Musungu said jaboya has recently increased due to the poverty among people along the lake. Southwestern Kenya is one of the country’s poorest regions. In Kisumu, for instance, 48% of the population lives on less than $1 a day compared with the national rate of 29%, according to 2019 Kisumu County data. Along Lake Victoria, mostly men own boats and go fishing, while women handle the sales at market.
Musungu said women who practice jaboya do so because they have no other option to earn a living. The practice has led families to lose their loved ones to AIDS, she said, explaining that the situation has yielded a high number of orphans within the region, with some children flooding the streets of Kisumu and other towns.
“Fishing in this region is like an illegal business. You have to give something, and you get something back,” she said. “So if I’m a fisherman, I can fish, get the fish, and since that’s the sole available thing around, I provide you with fish, then reciprocally we engage in sex as a type of payment.”
When there is a shortage of fish, fishermen prefer to sell fish to women who will agree to sex, said Dr. Kenneth Ochieng’ Ombogo, director of public health in Migori County. He also noted that men in the area rarely use condoms because they are seen as an indication of promiscuity.
Jackline Achieng, a 32-year-old mother who started selling fish in 2016, says poverty pushed her to engage in jaboya after her husband died, leaving her with three children she couldn’t feed and educate.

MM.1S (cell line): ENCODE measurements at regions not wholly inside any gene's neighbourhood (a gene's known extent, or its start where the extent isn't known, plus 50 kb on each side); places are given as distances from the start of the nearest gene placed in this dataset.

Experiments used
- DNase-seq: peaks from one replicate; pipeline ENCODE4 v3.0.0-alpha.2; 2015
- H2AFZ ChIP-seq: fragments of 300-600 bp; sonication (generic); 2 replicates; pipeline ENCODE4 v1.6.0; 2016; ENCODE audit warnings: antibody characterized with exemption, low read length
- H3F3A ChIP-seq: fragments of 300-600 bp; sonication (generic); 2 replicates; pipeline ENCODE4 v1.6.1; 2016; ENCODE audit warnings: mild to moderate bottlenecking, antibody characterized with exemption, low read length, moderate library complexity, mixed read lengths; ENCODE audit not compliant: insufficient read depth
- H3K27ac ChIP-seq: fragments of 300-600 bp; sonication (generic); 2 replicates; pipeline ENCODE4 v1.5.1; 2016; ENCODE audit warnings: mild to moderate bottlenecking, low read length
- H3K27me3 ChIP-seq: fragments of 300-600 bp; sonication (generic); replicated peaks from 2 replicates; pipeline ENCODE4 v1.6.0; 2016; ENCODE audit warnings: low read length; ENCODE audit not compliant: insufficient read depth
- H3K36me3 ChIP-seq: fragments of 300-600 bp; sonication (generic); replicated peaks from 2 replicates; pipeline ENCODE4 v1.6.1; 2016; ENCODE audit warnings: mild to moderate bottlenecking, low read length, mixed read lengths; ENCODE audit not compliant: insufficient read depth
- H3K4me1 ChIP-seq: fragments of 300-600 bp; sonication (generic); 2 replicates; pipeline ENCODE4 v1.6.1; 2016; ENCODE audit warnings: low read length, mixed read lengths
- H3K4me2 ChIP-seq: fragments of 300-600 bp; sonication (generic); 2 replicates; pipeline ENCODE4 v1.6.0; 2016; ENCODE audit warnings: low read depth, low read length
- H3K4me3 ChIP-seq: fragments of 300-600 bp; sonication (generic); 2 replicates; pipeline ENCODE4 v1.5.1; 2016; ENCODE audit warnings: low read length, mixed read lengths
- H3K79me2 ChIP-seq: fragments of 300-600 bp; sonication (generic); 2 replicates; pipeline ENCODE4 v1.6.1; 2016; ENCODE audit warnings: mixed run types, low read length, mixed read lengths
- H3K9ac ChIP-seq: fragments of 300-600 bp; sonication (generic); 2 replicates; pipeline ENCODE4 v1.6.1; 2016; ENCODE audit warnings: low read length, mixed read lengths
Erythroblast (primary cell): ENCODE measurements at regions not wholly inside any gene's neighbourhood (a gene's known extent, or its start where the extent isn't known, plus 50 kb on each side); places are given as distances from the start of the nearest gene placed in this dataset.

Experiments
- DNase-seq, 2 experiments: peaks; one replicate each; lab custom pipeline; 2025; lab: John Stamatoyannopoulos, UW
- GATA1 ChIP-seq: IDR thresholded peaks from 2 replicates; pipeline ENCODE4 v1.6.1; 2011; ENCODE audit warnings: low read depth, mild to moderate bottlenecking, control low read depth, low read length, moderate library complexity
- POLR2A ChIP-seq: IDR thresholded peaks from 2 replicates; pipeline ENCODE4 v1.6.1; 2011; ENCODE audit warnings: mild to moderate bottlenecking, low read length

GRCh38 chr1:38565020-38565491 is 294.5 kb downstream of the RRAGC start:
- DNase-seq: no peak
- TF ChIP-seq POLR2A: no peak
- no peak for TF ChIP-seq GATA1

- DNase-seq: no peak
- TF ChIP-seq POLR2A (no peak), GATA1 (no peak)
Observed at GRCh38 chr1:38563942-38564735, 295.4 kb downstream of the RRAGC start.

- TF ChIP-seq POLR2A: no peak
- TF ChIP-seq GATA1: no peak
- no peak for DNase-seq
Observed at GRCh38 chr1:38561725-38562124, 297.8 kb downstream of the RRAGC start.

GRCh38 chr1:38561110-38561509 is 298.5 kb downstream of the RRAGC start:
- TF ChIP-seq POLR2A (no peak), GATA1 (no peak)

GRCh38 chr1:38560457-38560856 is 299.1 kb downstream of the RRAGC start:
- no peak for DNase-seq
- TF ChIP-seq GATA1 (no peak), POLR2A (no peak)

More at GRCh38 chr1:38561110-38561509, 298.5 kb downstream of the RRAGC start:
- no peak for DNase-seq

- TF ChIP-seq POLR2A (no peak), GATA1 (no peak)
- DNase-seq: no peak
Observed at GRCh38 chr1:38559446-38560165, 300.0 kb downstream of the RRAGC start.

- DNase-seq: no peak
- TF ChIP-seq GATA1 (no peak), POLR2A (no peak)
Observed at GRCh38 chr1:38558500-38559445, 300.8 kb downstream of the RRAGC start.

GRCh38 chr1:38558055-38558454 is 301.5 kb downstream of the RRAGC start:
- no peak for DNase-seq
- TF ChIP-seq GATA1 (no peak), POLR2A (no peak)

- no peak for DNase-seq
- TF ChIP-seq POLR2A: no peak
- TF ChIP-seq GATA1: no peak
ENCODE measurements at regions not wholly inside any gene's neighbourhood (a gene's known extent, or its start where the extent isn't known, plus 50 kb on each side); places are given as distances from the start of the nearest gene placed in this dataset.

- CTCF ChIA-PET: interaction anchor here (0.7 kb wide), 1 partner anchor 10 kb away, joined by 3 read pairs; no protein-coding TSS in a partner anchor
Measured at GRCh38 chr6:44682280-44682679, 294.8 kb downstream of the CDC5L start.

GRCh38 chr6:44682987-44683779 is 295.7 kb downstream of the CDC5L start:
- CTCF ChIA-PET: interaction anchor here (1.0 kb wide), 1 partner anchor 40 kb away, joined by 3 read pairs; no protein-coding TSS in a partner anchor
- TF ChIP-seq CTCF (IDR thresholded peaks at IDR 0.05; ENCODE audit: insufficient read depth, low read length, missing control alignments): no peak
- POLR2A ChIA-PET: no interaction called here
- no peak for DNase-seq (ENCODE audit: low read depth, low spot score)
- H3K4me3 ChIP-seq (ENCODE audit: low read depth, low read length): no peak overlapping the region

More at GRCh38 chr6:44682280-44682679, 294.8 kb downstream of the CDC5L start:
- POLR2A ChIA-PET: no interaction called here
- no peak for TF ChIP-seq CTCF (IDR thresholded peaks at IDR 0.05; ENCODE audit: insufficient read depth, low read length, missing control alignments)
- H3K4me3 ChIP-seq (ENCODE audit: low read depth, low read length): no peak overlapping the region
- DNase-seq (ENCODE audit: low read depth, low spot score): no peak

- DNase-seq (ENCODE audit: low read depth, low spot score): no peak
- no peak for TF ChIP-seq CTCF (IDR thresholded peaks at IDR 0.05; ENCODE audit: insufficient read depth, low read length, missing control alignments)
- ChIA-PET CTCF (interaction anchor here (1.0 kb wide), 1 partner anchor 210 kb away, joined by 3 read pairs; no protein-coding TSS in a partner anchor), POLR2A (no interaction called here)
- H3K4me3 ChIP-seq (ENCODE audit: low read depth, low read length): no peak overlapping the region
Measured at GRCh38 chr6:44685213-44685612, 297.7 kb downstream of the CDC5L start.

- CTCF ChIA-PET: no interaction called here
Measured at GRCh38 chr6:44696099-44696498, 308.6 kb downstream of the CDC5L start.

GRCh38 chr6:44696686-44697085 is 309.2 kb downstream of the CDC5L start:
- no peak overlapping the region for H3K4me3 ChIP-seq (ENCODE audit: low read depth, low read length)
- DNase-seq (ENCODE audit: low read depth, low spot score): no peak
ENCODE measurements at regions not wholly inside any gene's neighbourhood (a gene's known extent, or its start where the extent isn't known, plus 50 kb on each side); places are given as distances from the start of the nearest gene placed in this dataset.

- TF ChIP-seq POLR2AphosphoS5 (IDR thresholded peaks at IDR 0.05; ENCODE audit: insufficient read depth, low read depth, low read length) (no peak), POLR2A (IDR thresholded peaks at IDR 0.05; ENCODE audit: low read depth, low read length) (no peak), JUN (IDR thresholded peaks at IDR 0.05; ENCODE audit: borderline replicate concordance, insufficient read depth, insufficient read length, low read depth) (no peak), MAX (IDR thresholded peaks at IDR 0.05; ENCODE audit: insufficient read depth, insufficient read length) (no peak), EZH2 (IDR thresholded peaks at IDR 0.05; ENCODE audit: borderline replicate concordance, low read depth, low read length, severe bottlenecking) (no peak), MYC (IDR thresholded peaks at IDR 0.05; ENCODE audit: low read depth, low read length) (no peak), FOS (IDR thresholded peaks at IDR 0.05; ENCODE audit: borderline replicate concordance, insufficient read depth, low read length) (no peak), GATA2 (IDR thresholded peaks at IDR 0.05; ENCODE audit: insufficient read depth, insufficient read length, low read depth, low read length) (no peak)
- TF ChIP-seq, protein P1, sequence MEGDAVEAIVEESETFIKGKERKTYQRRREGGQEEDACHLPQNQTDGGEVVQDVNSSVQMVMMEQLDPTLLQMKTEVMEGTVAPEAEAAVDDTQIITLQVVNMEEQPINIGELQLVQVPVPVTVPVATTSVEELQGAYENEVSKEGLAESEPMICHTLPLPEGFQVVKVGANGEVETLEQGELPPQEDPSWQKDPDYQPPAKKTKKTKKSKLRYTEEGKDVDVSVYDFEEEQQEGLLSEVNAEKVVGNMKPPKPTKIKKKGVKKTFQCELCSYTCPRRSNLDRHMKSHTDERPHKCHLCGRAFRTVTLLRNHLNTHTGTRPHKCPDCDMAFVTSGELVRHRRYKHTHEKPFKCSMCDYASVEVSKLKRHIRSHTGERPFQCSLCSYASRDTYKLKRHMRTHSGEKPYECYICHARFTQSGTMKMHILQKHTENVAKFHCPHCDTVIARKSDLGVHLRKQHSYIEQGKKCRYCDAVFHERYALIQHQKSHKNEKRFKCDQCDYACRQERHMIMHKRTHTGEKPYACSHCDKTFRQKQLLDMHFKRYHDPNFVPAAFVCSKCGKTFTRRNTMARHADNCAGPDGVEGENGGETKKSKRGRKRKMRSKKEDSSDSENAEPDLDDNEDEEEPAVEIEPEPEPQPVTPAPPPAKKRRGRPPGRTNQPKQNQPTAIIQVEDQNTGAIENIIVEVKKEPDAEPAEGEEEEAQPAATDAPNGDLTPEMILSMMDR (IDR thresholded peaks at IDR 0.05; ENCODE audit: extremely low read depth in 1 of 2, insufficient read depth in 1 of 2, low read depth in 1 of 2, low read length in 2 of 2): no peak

“I was very young and beautiful when I started a fishing business to take care of my children,” she told Global Sisters Report. “Every fisherman was interested in me, but when I refused to have sex with all of them, they denied me fish, and life became difficult. I was finally forced to give in, and now I have HIV.”
Achieng doesn’t know how many people she has infected with HIV/AIDS. “I don’t care when I infect people with HIV because I was also infected while trying to look for means of feeding and educating my children,” she said at her fish stall in Kisumu. “I am now used to this business. I sleep with three different men every week to boost my fish business.”
Some of the fishermen defended themselves, saying they were helping women continue their business.